Utopia gets it right when it comes to indigenous health

July 29, 2017

The study set out to examine death from all causes and from cardiovascular disease (CVD) in a particular aboriginal group living in a relatively remote region in the Northern Territory, Australia.

The study involved 296 people aged 15 years or older who were initially screened in 1995; hospital and primary health care records and death certificates were then reviewed for the period up to December 2004.

The 10-year health study of the region found that the aboriginal community of Utopia appeared to have a far better health record when it came to hospitalisation and CVD and this was because the group had good primary health care services over which they had a degree of control.

However more importantly the community were still hunters and gatherers which ensured a good diet and plenty of healthy physical activity.

The study found that the community-controlled health care along with a traditional lifestyle led to the lower than usual mortality rates in the Utopia area.

Professor Ian Anderson from the Cooperative Research Centre for Aboriginal Health says self-determination is a fundamental determinant of good health and leads to improved health conditions.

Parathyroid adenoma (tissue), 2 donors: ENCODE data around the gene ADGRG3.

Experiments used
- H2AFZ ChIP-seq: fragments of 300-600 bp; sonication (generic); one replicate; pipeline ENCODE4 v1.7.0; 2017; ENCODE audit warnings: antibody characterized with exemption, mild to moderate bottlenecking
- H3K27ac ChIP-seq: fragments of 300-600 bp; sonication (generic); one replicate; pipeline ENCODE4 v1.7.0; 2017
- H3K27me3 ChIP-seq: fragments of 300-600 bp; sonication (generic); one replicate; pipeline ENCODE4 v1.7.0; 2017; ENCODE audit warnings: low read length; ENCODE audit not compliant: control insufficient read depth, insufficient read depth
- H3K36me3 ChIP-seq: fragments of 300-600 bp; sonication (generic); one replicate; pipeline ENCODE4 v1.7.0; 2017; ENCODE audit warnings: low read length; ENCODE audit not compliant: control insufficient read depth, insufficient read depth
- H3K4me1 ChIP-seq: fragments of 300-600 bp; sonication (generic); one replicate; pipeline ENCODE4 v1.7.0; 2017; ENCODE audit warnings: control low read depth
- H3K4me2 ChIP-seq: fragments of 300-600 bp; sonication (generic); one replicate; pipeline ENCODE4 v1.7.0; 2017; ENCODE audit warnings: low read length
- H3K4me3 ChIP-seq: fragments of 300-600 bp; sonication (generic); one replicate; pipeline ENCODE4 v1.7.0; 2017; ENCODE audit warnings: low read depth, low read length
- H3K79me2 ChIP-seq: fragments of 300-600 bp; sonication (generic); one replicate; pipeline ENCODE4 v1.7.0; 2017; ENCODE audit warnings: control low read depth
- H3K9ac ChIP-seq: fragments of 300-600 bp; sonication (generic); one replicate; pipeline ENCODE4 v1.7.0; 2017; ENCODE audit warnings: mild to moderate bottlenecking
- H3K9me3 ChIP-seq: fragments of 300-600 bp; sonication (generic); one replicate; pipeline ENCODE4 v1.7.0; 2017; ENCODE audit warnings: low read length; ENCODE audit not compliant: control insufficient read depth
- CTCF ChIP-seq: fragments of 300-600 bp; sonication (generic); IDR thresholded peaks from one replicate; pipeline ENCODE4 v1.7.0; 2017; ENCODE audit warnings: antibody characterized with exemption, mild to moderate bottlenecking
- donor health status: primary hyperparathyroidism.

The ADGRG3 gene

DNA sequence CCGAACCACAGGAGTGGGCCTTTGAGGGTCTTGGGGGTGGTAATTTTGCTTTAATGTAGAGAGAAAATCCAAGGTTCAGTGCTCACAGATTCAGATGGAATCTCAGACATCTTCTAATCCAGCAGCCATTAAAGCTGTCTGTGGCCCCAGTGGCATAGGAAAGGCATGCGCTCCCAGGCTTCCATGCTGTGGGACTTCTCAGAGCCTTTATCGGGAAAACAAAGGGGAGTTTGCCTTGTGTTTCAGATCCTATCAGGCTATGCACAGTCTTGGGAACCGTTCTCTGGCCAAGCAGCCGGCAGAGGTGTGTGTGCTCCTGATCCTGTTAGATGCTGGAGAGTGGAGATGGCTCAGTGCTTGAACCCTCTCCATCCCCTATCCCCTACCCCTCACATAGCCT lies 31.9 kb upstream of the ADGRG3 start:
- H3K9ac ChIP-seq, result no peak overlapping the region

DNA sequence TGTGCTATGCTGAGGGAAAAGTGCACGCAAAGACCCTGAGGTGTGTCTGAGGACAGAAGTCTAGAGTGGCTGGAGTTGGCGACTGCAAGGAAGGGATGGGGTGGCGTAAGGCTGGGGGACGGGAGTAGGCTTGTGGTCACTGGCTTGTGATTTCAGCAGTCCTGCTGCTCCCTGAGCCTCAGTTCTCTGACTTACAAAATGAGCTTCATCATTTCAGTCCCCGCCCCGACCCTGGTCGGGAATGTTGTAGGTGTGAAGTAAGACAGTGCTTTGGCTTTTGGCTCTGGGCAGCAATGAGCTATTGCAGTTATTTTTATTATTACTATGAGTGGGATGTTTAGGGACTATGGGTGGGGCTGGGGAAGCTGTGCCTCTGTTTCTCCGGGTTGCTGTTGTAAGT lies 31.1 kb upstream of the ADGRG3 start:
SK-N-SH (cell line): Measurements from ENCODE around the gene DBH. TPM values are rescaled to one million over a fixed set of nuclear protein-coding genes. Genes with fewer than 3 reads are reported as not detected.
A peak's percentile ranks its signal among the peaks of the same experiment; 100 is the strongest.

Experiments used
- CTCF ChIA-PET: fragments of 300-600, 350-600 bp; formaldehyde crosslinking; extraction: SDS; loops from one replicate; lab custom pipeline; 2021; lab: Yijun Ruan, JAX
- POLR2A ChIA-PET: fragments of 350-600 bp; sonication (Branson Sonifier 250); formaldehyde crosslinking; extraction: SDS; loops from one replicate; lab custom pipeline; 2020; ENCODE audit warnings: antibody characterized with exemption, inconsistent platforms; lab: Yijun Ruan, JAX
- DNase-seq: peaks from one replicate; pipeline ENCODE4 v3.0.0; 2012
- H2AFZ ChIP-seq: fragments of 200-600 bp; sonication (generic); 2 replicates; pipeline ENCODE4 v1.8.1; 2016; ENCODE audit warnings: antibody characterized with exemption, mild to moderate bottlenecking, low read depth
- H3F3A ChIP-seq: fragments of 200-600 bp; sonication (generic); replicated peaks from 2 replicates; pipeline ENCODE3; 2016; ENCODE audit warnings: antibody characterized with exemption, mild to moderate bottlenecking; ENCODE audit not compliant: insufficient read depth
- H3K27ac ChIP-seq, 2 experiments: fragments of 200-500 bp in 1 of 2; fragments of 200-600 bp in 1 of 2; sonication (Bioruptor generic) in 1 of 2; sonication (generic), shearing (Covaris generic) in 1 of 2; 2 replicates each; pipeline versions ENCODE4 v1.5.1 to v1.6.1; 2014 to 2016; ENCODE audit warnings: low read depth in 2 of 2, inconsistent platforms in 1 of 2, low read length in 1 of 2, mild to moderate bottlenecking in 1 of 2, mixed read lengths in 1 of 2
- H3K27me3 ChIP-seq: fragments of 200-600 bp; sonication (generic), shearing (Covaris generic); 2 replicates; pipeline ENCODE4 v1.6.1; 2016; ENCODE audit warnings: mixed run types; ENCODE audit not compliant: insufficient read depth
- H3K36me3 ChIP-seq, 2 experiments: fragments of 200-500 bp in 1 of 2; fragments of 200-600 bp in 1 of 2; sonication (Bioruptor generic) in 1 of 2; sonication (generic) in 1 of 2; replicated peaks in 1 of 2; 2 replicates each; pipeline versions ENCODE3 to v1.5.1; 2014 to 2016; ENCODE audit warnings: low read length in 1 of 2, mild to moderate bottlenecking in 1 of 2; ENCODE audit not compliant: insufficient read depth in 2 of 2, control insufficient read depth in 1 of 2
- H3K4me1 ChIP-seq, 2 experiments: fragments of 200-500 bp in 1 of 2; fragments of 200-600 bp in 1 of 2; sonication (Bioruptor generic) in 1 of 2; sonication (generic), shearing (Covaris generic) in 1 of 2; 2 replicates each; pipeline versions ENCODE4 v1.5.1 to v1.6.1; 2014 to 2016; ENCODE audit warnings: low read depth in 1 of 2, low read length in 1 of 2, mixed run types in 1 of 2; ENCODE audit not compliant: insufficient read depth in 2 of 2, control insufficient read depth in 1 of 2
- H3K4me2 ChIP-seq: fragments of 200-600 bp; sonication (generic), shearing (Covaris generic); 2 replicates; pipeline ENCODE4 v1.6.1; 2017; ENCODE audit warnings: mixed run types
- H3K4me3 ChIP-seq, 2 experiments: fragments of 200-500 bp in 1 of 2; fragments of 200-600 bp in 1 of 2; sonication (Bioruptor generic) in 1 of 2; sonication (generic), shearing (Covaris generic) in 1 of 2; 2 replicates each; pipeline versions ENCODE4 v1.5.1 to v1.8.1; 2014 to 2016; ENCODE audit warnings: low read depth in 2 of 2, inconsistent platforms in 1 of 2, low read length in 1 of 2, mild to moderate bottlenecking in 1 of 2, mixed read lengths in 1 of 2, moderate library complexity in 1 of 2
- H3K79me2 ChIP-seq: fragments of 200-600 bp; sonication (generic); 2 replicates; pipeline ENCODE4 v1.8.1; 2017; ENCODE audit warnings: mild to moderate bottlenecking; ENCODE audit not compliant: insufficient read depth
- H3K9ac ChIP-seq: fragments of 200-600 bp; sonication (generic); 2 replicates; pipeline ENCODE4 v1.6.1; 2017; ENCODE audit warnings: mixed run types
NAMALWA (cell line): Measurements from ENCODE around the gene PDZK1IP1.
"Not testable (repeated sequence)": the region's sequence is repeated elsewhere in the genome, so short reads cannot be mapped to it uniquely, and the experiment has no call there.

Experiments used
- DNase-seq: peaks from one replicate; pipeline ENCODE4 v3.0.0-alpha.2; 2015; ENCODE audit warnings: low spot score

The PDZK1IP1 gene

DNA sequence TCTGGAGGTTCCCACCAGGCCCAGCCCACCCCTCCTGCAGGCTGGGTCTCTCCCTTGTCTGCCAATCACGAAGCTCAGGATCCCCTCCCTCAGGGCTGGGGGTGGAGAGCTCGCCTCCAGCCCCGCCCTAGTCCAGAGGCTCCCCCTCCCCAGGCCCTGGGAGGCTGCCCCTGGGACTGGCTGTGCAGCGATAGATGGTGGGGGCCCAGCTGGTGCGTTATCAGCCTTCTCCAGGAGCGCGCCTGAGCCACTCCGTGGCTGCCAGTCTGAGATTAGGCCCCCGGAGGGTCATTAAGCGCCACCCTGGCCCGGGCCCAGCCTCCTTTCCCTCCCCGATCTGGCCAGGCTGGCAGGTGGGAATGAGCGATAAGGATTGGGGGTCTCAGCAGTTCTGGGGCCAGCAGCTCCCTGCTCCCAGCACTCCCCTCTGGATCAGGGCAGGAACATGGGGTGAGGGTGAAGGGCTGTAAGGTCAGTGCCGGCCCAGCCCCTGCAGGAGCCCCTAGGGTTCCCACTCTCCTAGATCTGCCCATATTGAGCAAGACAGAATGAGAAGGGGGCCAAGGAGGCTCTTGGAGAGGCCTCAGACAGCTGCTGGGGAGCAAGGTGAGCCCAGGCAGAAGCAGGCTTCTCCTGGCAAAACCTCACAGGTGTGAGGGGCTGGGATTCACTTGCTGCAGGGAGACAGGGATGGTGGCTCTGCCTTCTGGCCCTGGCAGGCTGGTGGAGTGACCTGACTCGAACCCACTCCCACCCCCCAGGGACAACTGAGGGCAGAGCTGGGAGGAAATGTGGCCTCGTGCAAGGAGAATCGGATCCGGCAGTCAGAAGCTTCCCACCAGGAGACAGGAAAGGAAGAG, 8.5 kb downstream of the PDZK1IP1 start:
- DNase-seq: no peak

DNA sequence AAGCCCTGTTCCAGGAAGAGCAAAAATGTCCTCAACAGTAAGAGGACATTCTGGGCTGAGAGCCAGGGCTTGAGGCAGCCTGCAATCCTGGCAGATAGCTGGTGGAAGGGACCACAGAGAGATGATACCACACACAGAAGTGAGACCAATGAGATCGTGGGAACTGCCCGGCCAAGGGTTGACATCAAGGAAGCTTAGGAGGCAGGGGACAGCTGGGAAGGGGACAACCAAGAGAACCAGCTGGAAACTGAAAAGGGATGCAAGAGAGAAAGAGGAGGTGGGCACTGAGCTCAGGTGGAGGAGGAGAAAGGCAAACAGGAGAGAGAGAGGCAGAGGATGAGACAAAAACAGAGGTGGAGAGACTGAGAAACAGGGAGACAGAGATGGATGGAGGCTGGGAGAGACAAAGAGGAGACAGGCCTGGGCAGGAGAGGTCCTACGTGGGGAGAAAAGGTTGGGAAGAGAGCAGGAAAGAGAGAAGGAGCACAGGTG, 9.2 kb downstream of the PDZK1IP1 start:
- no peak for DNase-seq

Dr. Kevin Rowley from the University of Melbourne says the study shows that the key to success is working with communities to identify their aspirations.

Utopia is made up of 16 communities who live in the desert north-east of Alice Springs, the community-controlled Urapuntja Health Service has a weekly roster for doctors who check on Aborigines as they live in the main a traditional lifestyle.

The community also benefited limited access to alcohol as well as social factors, including connectedness to culture, family and land, and opportunities for self-determination.

The study was a collaborative effort involving the Menzies Research Centre in Alice Springs, Melbourne University and the Urapuntja Health Centre and is published in the current issue of the Medical Journal of Australia.

A previous study of 800 men over the age of 50 found that those with low levels of testosterone had a 33% increased risk of death over an 18-year period than those with higher levels and also appeared significantly more likely to have a cluster of risk factors associated with cardiovascular disease and diabetes.

This raises the suspicion that men with low testosterone levels may be prone to depression because they are also more likely to be in poor physical health.

The Australian researchers say this does not fully explain the link, and that some other factor must also be in play.

Testosterone replacement therapy has also been shown to help elderly men with mild Alzheimer's disease and research suggests that levels of testosterone in men of all ages are decreasing.

Experts say there is abundant evidence which shows that testosterone levels are linked to mood but some say caution must be used regarding testosterone therapy, as depression, particularly in elderly people, was often the result of many different, inter-relating factors.

The study was supported by funds from the National Health and Medical Research Council of Australia and is published in the current issue of the Archives of General Psychiatry.